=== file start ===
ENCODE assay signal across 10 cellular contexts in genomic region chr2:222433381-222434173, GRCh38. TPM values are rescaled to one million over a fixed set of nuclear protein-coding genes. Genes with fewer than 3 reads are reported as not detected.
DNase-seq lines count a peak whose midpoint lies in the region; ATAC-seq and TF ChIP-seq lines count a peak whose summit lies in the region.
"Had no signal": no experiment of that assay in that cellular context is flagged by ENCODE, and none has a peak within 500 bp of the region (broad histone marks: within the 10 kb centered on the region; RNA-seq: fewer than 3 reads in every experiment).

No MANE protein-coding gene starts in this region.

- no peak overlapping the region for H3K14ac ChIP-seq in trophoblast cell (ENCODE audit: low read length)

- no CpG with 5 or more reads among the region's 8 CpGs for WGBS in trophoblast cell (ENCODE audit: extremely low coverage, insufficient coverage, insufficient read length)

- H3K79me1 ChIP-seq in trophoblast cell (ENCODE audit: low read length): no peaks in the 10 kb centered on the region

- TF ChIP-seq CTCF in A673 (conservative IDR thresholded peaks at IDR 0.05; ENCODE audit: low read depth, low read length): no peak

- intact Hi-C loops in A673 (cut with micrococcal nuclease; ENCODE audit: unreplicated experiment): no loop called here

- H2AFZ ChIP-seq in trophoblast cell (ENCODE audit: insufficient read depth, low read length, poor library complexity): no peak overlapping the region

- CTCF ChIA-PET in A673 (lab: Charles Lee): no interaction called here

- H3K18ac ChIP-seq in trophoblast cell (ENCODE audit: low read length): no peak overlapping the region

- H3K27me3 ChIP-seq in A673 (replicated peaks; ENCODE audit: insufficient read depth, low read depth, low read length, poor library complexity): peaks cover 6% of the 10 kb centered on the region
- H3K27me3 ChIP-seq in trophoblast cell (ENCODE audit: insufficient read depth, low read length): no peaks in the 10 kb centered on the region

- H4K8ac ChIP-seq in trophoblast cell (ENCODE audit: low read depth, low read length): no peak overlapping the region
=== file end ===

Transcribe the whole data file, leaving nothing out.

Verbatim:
ENCODE assay signal across 10 cellular contexts in genomic region chr2:222433381-222434173, GRCh38. TPM values are rescaled to one million over a fixed set of nuclear protein-coding genes. Genes with fewer than 3 reads are reported as not detected.
DNase-seq lines count a peak whose midpoint lies in the region; ATAC-seq and TF ChIP-seq lines count a peak whose summit lies in the region.
"Had no signal": no experiment of that assay in that cellular context is flagged by ENCODE, and none has a peak within 500 bp of the region (broad histone marks: within the 10 kb centered on the region; RNA-seq: fewer than 3 reads in every experiment).

No MANE protein-coding gene starts in this region.

- no peak overlapping the region for H3K14ac ChIP-seq in trophoblast cell (ENCODE audit: low read length)

- no CpG with 5 or more reads among the region's 8 CpGs for WGBS in trophoblast cell (ENCODE audit: extremely low coverage, insufficient coverage, insufficient read length)

- H3K79me1 ChIP-seq in trophoblast cell (ENCODE audit: low read length): no peaks in the 10 kb centered on the region

- TF ChIP-seq CTCF in A673 (conservative IDR thresholded peaks at IDR 0.05; ENCODE audit: low read depth, low read length): no peak

- intact Hi-C loops in A673 (cut with micrococcal nuclease; ENCODE audit: unreplicated experiment): no loop called here

- H2AFZ ChIP-seq in trophoblast cell (ENCODE audit: insufficient read depth, low read length, poor library complexity): no peak overlapping the region

- CTCF ChIA-PET in A673 (lab: Charles Lee): no interaction called here

- H3K18ac ChIP-seq in trophoblast cell (ENCODE audit: low read length): no peak overlapping the region

- H3K27me3 ChIP-seq in A673 (replicated peaks; ENCODE audit: insufficient read depth, low read depth, low read length, poor library complexity): peaks cover 6% of the 10 kb centered on the region
- H3K27me3 ChIP-seq in trophoblast cell (ENCODE audit: insufficient read depth, low read length): no peaks in the 10 kb centered on the region

- H4K8ac ChIP-seq in trophoblast cell (ENCODE audit: low read depth, low read length): no peak overlapping the region